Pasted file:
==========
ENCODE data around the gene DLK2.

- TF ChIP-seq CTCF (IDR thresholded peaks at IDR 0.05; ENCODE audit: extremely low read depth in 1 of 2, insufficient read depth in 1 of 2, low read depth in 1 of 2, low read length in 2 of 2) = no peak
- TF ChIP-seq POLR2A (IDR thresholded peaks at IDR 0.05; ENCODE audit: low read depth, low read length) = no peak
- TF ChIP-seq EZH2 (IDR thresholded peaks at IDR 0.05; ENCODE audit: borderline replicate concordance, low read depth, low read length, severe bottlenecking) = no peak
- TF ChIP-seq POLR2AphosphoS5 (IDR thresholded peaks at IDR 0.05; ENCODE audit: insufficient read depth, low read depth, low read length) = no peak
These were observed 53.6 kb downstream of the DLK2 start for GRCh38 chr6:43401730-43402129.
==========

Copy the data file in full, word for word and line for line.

ENCODE data around the gene DLK2.

- TF ChIP-seq CTCF (IDR thresholded peaks at IDR 0.05; ENCODE audit: extremely low read depth in 1 of 2, insufficient read depth in 1 of 2, low read depth in 1 of 2, low read length in 2 of 2) = no peak
- TF ChIP-seq POLR2A (IDR thresholded peaks at IDR 0.05; ENCODE audit: low read depth, low read length) = no peak
- TF ChIP-seq EZH2 (IDR thresholded peaks at IDR 0.05; ENCODE audit: borderline replicate concordance, low read depth, low read length, severe bottlenecking) = no peak
- TF ChIP-seq POLR2AphosphoS5 (IDR thresholded peaks at IDR 0.05; ENCODE audit: insufficient read depth, low read depth, low read length) = no peak
These were observed 53.6 kb downstream of the DLK2 start for GRCh38 chr6:43401730-43402129.